Welcome to another day of the 24-day-long Linux command-line toys advent calendar. If this is your first visit to the series, you might be asking yourself what a command-line toy even is. We’re figuring that out as we go, but generally, it could be a game, or any simple diversion that helps you have fun at the terminal. Some of you will have seen various selections from our calendar before, but we hope there’s at least one new thing for everyone. Today's selection is a hidden gem inside of Emacs: Eliza, the Rogerian psychotherapist, a terminal toy ready to listen to everything you have to say. Read more

Download User Guide Books of All Ubuntu Flavors

This is a compilation of download information of user guide books of Ubuntu and the 5 Official Flavors (Kubuntu, Xubuntu, Lubuntu, Ubuntu MATE, and Ubuntu Studio). You can find either complete user guides (even for server edition), installation guide, or tutorials compilation; either in PDF or HTML format; plus where to purchase two official ebooks of Ubuntu MATE. On the end of this tutorial, I included how to download the HTML-only documentation so you can read it completely offline. I hope you will find all of books useful and you can print them out yourself. Get the books, print them, share with your friends, read and learn Ubuntu All Flavors. Read more

Games: Desert Child, KKnD, Twice Circled

  • Desert Child Now Available on Linux, PC, and Mac OS
    Akupara Games is here with an all-new game that blends a mix of hoverbikes with shooting and racing alongside high-resolution pixel art. It's odd to see a game try so many different genres, but Desert Child does that and more. Adventure games are also covered, as you have to go from place to place and explore the world. Your overall goal is to leave Earth before it blows up, and winning the Grand Prix allows you to go to Mars and escape the planet.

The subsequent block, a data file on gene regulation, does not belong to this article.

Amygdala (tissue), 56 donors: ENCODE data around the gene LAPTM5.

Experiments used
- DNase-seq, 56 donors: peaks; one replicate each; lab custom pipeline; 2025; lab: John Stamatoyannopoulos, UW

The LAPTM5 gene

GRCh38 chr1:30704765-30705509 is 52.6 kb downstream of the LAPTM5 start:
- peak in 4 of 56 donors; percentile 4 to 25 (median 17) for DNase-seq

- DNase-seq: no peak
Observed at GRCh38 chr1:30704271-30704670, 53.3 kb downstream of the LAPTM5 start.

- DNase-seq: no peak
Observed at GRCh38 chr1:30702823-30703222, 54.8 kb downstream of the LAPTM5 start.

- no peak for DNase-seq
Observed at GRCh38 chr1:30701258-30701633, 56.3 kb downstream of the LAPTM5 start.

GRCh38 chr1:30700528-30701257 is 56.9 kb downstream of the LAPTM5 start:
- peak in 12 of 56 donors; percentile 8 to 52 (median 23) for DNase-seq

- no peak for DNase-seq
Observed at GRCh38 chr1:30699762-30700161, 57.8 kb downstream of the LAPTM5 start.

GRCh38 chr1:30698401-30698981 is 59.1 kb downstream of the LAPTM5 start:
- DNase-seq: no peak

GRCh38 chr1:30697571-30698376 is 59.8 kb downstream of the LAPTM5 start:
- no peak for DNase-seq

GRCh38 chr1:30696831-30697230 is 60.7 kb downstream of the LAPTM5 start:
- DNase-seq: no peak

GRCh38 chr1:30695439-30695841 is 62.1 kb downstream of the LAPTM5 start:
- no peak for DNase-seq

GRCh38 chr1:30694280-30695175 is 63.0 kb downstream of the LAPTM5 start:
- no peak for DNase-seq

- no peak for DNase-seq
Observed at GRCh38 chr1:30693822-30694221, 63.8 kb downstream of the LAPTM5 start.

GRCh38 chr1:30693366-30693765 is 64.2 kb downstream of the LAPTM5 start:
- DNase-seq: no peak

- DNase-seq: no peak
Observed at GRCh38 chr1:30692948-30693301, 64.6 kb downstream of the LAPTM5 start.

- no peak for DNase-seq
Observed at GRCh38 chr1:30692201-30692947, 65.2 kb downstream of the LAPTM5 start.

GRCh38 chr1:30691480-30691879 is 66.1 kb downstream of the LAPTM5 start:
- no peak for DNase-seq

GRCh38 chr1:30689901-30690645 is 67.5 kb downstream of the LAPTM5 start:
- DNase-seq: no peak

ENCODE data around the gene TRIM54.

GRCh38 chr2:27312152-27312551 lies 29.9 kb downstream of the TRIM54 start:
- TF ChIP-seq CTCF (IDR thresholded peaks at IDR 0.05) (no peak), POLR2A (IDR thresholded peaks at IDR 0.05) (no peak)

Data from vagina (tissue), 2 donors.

• The KKnD remake using the OpenRA engine has a first release out
    KKnD, the classic strategy game is being revived and the new open source project has the first release out. I was going to write this up last night, but it seems I jumped the gun a bit before they had all the bits in place. Nice to see such quick and polite communication from their team though. Unlike Red Alert and the other titles served by OpenRA, KKnD and KKnD 2 were not made freeware. You will still need the games for the full experience. However, this remake will download the demo files for you to get you going.
  • The lovely aquarium building game Megaquarium just had a big update
    Twice Circled are adding in plenty of new features to Megaquarium as promised, with a major update now available.

Debian Installer Buster Alpha 4 release

The Debian Installer team[1] is pleased to announce the fourth alpha release of the installer for Debian 10 "Buster". Foreword ======== I'd like to start by thanking Christian Perrier, who spent many years working on Debian Installer, especially on internationalization (i18n) and localization (l10n) topics. One might remember graphs and blog posts on Planet Debian with statistics; keeping track of those numbers could look like a pure mathematical topic, but having uptodate translations is a key part of having a Debian Installer that is accessible for most users. Thank you so much, Christian! Read more Also: Debian Installer Buster Alpha 4 Released